* Regular Common Council Meeting of July 15, 2008: Ken Faroni of O&G Industries states that the company's commissioned study of alternative routes recommended the "causeway" route as "the best truck route from the quarry to the dock...." In this same meeting Attorney Cheryl Roberts states that "she had also incorporated the proposal just outlined regarding truck traffic which was a major issue in previous discussion on the LWRP," Nowhere does she say she incorporates it as the "preferred" route.
    * Regular Common Council Meeting of February 17, 2009: Attorney Cheryl Roberts states that the portion of the GEIS which reviewed the "causeway" alternative would be funded by O&G. The minutes further say, "She stated they would be required to review the feasible alternatives to transport the aggregate to the waterfront; however they would address all possible alternatives. Attorney Roberts reviewed the alternatives and feasibility for the causeway. She stated the Mayor would discuss a possible alternative which would include the purchase of the L&B property."
    * Special Common Council Meeting of December 7, 2009
    Attorney Cheryl Roberts stated that "in December 2008, the Council had voted unanimously to send a version of the LWRP to the Planners to prepare a Generic Environmental Impact Statement." Later "She stated the Council members had on their desks a draft resolution, to be voted upon at next week's regular meeting. Ms. Roberts stated the resolution would accept the draft LWRP and GEIS as complete and ready for public review; authorize the City Clerk to publish the Notice of Completion; and to move the project to the next phase which would be the required public comment period." There was then a lengthy discussion with the planners about alternative routes. At one point "Ms. Roberts stated the LWRP would recommend the trucks that transported the aggregate use the 'South Bay Causeway" over the Broad Street crossing. One of the planners--Frank Fish from BFJ--explained the position of the planners--"in the DGEIS were a couple of alternatives to the truck route and he said 'we felt were more intrusive than the actual truck option proposed.'" He finally stated, "there had been several options related to the former L&B site and he stated the options had been suggested for further detail study in comparison to the route through the South Bay." There is then some discussion about O&G's wetland permit. Later Mr. Fish stated "the alternatives mention in the Draft GEIS were 'three possibilities, we haven't chosen anything.'"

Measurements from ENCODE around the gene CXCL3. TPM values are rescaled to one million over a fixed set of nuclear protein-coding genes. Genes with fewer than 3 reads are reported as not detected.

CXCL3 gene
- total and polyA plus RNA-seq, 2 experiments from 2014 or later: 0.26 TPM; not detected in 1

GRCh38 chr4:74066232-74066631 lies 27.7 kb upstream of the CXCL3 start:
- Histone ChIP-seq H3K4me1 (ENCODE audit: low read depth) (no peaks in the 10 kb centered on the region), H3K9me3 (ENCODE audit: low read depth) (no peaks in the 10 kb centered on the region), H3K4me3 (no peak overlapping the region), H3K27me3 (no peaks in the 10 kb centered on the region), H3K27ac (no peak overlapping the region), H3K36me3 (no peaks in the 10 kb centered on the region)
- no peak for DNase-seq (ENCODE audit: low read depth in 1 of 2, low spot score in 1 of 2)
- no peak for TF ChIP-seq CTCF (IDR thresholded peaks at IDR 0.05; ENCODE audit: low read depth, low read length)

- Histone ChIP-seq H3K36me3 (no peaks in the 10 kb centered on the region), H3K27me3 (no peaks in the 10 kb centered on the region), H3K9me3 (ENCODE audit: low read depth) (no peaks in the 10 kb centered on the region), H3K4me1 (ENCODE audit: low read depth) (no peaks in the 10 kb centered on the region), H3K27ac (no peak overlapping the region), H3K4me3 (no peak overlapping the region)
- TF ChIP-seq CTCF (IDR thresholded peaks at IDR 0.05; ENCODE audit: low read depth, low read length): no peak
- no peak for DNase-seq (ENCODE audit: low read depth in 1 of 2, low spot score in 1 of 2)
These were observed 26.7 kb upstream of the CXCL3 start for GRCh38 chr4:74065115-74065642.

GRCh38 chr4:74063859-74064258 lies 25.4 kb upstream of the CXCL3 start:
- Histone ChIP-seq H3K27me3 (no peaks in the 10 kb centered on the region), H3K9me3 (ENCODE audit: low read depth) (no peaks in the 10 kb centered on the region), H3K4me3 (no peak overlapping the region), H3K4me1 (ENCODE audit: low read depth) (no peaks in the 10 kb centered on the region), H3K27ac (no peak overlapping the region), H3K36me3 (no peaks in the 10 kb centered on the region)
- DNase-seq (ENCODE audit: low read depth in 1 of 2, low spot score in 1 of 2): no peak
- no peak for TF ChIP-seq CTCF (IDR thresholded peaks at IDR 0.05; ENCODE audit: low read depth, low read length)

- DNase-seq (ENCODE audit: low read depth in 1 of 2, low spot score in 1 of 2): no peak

*Regular Common Council Meeting of December 15, 2009
    The Council passes a reolution to accept the LWRP and the DGEIS as "sufficient with respect to its scope, content and adequacy and is, therefore, complete and ready for public comment...."

    My view is that accepting the document as complete does not mean we (the Common Council) necessarily agree with the contents or the positions taken by the planners and the authors of the documents. We needed to move it forward and let the people speak.